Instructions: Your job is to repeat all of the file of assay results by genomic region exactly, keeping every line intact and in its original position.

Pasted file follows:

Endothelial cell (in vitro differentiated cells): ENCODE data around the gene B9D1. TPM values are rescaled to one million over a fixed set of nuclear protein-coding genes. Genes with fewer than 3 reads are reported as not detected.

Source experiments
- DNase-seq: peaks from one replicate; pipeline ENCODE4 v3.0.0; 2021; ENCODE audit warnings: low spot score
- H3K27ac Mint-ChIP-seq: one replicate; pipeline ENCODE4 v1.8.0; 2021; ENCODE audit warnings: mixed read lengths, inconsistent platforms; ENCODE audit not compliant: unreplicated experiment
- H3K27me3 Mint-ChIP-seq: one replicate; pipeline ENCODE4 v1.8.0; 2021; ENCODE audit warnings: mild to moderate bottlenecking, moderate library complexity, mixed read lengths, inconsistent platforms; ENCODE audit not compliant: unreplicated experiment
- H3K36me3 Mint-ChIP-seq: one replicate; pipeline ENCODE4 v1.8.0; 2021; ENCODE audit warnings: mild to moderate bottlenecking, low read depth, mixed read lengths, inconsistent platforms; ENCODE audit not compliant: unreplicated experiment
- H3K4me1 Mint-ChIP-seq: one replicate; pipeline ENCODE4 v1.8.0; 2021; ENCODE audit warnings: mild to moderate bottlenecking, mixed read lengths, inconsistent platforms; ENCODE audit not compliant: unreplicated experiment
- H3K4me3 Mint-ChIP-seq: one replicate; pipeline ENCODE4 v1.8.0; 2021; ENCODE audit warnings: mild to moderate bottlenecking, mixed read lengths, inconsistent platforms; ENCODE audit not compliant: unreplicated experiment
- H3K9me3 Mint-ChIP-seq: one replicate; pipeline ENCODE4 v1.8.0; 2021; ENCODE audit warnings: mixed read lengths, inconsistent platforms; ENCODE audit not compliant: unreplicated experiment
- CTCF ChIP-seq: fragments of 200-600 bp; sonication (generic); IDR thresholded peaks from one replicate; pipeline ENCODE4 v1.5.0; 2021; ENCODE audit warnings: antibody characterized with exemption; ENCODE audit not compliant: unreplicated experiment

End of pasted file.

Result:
Endothelial cell (in vitro differentiated cells): ENCODE data around the gene B9D1. TPM values are rescaled to one million over a fixed set of nuclear protein-coding genes. Genes with fewer than 3 reads are reported as not detected.

Source experiments
- DNase-seq: peaks from one replicate; pipeline ENCODE4 v3.0.0; 2021; ENCODE audit warnings: low spot score
- H3K27ac Mint-ChIP-seq: one replicate; pipeline ENCODE4 v1.8.0; 2021; ENCODE audit warnings: mixed read lengths, inconsistent platforms; ENCODE audit not compliant: unreplicated experiment
- H3K27me3 Mint-ChIP-seq: one replicate; pipeline ENCODE4 v1.8.0; 2021; ENCODE audit warnings: mild to moderate bottlenecking, moderate library complexity, mixed read lengths, inconsistent platforms; ENCODE audit not compliant: unreplicated experiment
- H3K36me3 Mint-ChIP-seq: one replicate; pipeline ENCODE4 v1.8.0; 2021; ENCODE audit warnings: mild to moderate bottlenecking, low read depth, mixed read lengths, inconsistent platforms; ENCODE audit not compliant: unreplicated experiment
- H3K4me1 Mint-ChIP-seq: one replicate; pipeline ENCODE4 v1.8.0; 2021; ENCODE audit warnings: mild to moderate bottlenecking, mixed read lengths, inconsistent platforms; ENCODE audit not compliant: unreplicated experiment
- H3K4me3 Mint-ChIP-seq: one replicate; pipeline ENCODE4 v1.8.0; 2021; ENCODE audit warnings: mild to moderate bottlenecking, mixed read lengths, inconsistent platforms; ENCODE audit not compliant: unreplicated experiment
- H3K9me3 Mint-ChIP-seq: one replicate; pipeline ENCODE4 v1.8.0; 2021; ENCODE audit warnings: mixed read lengths, inconsistent platforms; ENCODE audit not compliant: unreplicated experiment
- CTCF ChIP-seq: fragments of 200-600 bp; sonication (generic); IDR thresholded peaks from one replicate; pipeline ENCODE4 v1.5.0; 2021; ENCODE audit warnings: antibody characterized with exemption; ENCODE audit not compliant: unreplicated experiment